A YOUNG boy travels with his grandfather, who only speaks Italian with some broken English, from the family tobacco farm in Mareeba, 1800km to Brisbane.
The journey happens regularly for little Anthony Brazzale and his grandfather Guido Brazzale as Anthony’s parents cannot leave the farm, but Guido needs to visit his electrophysiologist in Brisbane and needs help communicating with his doctors.
It was a time in his life that made such an imprint on young Anthony’s mind, that it set his course for life – he set out to, and became, a cardiologist, inspired by his grandfather. “All he wanted was to see me graduate and I did that in 2008 – he died shortly thereafter,” Dr Brazzale says.
Dr Brazzale’s medical studies were conducted through JCU Cairns and Townsville, before he travelled to Brisbane, the Sunshine Coast and Melbourne to further his education. “My wish is to add to what’s here, we have a fabulous cardiology team and my aim is to work with this incredible team to grow what we have and bring world-class services here,” Dr Brazzale said.
It is ironic that his colleague, Cairns Hospital director of cardiology Dr Greg Starmer, also hails from the Mareeba tobacco industry. His father worked for the tobacco growers organisation for most of his working life but Greg’s interest in medicine came about through typical boyhood injuries. As a child, Anthony competed against Greg’s “little” brother Alex in athletics and often went away together. The pair were fierce rivals and very good friends, and still are.
“I did all the usual things that boys do, ended up in hospital, and the doctors would patch me up,” Dr Starmer said. “I always planned to go back to the Tablelands as a rural GP, but I met my wife in Brisbane and while she was furthering her studies, the director of cardiology at the Princess Alexandra Hospital suggested I might have a future in interventional cardiology,” he said.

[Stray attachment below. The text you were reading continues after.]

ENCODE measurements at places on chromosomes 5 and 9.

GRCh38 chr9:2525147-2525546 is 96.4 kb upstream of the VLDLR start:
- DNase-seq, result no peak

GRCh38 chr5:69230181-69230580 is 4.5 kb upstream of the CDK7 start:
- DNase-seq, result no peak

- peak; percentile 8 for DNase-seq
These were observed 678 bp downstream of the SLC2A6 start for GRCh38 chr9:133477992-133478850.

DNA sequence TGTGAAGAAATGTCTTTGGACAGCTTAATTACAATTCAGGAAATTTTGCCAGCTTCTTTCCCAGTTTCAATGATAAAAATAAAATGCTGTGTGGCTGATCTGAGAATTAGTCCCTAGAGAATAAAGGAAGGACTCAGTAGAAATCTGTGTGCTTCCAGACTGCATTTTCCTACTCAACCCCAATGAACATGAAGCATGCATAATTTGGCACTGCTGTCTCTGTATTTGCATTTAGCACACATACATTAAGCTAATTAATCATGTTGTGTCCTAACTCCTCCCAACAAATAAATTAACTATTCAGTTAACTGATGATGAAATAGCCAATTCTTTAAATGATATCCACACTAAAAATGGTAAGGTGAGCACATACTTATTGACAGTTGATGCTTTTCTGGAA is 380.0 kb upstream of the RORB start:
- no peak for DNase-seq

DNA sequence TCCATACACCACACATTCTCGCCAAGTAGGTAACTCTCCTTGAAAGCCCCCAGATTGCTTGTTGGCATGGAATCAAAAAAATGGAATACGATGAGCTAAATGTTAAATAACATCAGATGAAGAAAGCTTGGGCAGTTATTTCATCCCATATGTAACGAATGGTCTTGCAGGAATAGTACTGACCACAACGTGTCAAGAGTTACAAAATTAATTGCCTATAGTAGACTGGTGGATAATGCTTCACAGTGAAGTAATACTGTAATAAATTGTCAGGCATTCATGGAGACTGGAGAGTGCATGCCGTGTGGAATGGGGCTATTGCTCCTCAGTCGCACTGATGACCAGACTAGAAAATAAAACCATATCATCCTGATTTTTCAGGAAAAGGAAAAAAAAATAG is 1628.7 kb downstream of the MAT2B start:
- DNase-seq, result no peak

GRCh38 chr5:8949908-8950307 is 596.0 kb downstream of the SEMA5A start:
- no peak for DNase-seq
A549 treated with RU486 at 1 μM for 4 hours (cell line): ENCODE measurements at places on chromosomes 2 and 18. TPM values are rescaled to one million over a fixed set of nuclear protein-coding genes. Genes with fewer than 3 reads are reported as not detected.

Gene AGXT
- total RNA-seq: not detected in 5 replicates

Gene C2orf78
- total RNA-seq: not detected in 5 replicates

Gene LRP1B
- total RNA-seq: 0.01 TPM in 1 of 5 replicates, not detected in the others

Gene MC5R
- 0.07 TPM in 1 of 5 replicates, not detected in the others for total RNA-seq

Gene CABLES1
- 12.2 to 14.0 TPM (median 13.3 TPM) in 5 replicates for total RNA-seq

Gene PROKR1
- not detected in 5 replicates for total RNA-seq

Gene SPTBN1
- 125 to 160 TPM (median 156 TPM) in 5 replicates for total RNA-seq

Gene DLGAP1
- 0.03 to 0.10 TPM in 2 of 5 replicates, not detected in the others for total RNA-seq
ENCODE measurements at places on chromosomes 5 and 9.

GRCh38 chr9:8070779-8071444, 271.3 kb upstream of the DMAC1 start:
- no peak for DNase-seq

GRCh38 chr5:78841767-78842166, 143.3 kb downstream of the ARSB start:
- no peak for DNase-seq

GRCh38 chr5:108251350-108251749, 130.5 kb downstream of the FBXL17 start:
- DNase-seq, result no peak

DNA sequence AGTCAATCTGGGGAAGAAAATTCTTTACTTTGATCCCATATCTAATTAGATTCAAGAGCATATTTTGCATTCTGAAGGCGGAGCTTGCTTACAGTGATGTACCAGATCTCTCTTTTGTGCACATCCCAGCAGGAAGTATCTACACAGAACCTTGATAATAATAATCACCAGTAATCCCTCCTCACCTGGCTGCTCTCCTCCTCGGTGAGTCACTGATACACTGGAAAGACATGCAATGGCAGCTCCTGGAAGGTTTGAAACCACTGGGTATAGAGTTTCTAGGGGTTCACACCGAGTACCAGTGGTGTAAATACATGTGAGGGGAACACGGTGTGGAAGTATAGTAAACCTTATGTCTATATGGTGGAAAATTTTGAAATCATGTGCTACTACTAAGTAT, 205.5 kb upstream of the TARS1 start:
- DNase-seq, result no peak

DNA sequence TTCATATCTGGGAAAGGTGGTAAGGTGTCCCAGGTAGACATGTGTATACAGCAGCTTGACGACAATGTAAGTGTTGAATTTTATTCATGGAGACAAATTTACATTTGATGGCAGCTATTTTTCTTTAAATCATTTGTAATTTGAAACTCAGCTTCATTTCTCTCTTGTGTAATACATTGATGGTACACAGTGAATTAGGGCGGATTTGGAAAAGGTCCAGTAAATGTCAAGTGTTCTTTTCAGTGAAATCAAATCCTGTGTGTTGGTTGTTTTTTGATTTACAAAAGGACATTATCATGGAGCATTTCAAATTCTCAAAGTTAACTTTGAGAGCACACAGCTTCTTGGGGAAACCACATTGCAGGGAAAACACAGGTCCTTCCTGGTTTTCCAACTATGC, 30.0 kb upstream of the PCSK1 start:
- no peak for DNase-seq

Ironically, Dr Starmer’s grandfather also died of a heart attack. “Well before the technology that we have today. I was only young but it certainly stuck with me.” “The biggest thing for me when I went away to study 20 years ago, was seeing the standard of health care in Brisbane compared to what I knew we had in Far North Queensland,” he said.
Dr Starmer and many of the cardiac unit always fundraise for and take part in the annual Mount Franklin Cardiac Challenge, a fundraiser for cardiac services in the Far North. He plans to take Dr Brazzale and another new cardiologist shopping for bicycles in the next few weeks.
Far North Queensland Hospital Foundation fundraising and marketing manager Glenys Duncombe said the event made a real difference not only in terms of the equipment it had brought to the region, but also to the lives of participants. “We have many people taking part, who we can see it’s changed their life. They’re healthier and fitter and leading a more active lifestyle and that’s a big part of cardiac health too,” Ms Duncombe said.
Registrations close for the 11th Mount Franklin Cardiac Challenge on July 31. CLICK HERE FOR MORE INFORMATION
Photo: Anthony Brazzale aged 16 with his grandfather Guido Brazzale.
Photo: Cairns Hospital interventional cardiologists Dr Greg Starmer and Dr Anthony Brazzale both hail from Mareeba.
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